Last ‘hate-crime ring’ member sentenced

Frank Chrysler

ALBANY COUNTY — Frank Chrysler — a member of what the district attorney’s office termed “a hate-crime ring” — was sentenced on Friday to six to 12 years in state prison.

Chrysler, 49, of Watervliet, was sentenced by Judge Roger D. McDonough in Albany County Supreme Court. He had pleaded guilty, on Nov. 6, to third-degree grand larceny as a hate crime, a Class C felony.

Events unfolded this way, according to a release from the Albany County District Attorney’s Office:

Chrysler selected a victim due to her age — “a person who was known to him, who suffers from a decreased mental state” — and on Oct. 10, 2014 took her twice to the First Niagara Bank on New Loudon Road in Latham and had her withdraw $5,000 each time. He then took her $10,000 without permission. The transactions are recorded on video.

Between February and November 2014, Chrysler, along with co-conspirators Henry Hicks, John Waterson, Susan Barr, Brian Barr, John Risto, and Jessica Paradiso, worked under false pretenses for victims in their homes, the release says. The group targeted elderly victims throughout Albany County in the towns of Bethlehem and Colonie, and in the city of Albany. The estimated theft from all victims was in excess of $40,000.

Janie Frank, a spokeswoman for the district attorney’s office, told The Enterprise at the time of the arrests in May 2015 that the hate-crime charges arose because elderly victims were specifically targeted. The state penal code defines “hate crimes” as those in which “victims are intentionally selected, in whole or in part, because of their race, color, national origin, ancestry, gender, religion, religious practice, age, disability or sexual orientation.”

The ring members, Frank said, have “been going to the homes of elderly, asking to do housework for them … They get paid to do the housework, and this can be anywhere from like sealcoating a driveway to fixing a computer. And they get paid to do this, and then they either don’t do it or they don’t complete the work. And then they just take the money.”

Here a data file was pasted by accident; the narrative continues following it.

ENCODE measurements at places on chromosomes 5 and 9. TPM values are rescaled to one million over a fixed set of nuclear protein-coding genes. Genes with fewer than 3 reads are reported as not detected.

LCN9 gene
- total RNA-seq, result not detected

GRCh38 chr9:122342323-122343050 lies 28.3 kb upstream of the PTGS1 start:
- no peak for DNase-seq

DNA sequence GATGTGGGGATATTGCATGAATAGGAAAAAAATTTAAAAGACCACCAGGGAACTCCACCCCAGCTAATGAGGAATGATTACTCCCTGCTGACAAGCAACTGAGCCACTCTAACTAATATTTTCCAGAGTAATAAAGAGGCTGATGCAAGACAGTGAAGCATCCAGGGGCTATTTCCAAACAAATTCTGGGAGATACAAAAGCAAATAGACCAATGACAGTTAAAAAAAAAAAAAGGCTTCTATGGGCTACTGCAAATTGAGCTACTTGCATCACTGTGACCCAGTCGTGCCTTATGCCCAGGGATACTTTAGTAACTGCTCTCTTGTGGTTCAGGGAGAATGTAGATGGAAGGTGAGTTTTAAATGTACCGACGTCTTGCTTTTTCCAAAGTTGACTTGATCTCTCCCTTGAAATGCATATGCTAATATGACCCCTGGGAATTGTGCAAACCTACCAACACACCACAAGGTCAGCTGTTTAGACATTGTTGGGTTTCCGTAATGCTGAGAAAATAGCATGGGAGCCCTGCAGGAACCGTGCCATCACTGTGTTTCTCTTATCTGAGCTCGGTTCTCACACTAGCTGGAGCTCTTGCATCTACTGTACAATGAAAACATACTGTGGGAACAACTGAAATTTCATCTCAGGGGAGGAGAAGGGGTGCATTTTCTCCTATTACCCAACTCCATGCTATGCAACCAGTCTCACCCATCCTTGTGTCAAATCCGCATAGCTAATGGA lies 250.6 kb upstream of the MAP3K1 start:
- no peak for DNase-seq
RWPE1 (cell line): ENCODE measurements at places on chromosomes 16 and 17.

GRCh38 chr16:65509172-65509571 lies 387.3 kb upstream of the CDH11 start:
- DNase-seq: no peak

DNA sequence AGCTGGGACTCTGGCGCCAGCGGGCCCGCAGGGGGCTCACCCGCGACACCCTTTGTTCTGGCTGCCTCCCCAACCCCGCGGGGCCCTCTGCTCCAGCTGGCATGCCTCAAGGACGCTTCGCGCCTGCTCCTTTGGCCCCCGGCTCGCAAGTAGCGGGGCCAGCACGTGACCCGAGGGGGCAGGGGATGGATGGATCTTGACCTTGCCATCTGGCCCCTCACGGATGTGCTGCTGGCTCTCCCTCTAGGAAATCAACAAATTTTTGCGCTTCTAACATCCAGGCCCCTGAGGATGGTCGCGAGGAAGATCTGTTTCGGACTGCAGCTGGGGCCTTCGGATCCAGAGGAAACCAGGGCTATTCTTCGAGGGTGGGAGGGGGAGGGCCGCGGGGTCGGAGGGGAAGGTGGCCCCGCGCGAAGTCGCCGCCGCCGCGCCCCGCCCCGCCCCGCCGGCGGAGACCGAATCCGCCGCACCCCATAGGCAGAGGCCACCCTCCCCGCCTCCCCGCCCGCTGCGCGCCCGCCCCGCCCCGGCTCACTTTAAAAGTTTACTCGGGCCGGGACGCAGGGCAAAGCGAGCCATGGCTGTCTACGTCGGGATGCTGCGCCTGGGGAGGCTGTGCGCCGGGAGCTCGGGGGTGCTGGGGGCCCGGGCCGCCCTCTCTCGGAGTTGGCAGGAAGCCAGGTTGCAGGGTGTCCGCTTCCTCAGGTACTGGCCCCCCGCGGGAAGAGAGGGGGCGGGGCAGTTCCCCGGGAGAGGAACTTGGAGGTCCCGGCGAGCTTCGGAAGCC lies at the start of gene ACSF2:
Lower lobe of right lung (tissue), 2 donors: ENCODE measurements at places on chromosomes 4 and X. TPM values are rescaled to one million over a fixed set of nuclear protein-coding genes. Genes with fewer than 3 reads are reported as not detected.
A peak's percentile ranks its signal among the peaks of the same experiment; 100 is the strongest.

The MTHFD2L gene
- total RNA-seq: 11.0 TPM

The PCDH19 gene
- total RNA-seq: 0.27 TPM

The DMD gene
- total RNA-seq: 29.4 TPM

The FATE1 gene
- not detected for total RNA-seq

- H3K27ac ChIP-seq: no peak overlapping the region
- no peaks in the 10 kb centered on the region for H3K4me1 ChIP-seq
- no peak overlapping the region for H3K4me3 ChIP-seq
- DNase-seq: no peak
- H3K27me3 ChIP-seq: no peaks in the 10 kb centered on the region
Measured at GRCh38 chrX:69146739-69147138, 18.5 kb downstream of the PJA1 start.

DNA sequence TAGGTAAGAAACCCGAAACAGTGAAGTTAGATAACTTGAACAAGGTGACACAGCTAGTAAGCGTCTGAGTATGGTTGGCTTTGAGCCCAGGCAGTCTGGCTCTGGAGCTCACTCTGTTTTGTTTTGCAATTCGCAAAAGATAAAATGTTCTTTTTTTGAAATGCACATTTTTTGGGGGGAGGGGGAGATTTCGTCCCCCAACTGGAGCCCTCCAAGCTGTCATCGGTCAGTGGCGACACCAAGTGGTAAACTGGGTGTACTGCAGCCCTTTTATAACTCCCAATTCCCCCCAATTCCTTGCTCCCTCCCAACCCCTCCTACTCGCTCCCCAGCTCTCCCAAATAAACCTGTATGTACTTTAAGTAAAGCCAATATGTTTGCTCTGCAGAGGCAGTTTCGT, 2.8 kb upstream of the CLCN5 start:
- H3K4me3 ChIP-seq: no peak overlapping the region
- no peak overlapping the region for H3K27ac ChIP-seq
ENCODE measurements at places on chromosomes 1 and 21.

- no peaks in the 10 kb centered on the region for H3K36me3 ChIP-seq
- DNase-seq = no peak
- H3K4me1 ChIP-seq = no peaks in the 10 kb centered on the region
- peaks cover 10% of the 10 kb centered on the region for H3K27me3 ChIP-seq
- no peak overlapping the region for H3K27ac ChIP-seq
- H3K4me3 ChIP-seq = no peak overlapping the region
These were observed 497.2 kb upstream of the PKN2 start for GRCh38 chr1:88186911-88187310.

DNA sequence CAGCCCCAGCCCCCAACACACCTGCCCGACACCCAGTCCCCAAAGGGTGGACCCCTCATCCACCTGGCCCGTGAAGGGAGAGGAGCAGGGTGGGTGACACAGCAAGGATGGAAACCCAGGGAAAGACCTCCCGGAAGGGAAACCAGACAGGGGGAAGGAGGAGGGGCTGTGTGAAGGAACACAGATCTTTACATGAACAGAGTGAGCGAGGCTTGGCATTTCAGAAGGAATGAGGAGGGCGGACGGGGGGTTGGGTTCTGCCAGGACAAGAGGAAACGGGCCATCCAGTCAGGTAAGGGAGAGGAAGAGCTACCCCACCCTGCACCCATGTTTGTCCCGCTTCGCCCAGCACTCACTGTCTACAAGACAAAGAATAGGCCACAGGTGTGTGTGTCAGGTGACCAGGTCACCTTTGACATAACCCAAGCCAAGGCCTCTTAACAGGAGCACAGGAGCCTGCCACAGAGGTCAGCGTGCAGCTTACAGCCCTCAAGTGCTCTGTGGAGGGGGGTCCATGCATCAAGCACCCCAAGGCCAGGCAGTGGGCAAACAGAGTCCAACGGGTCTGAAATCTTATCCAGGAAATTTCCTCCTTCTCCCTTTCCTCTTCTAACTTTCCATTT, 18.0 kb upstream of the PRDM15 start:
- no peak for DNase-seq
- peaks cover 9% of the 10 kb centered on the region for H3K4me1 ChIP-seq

On the reason for the hate-crime charges, Frank said, “Because this ring was purposely going after elderly people, it does qualify as a hate crime, because it was due to their age that this crime was committed.”

According to New York State law on hate crimes, the seriousness of the crimes is compounded by the element of hate. These crimes, the law states, “inflict on victims incalculable physical and emotional damage and tear at the very fabric of free society. Crimes motivated by invidious hatred toward particular groups not only harm individual victims but send a powerful message of intolerance and discrimination to all members of the group to which the victim belongs.”

Frank said that hate-crime charges raise the level of a felony by one category. So third-degree grand larceny that would normally be a Class D felony, when charged as a hate crime, becomes a Class C felony.

“It does become a more serious class of felony,” she said. Asked if sentencing would be more severe, Frank said, “The consequences could be significantly higher.”

Chrysler is the last of the co-defendants to be sentenced. He was also ordered to pay $25,000 in restitution to the victims.

Street Crimes Unit Bureau Chief Jessica Blain-Lewis prosecuted this case.

— Melissa Hale-Spencer

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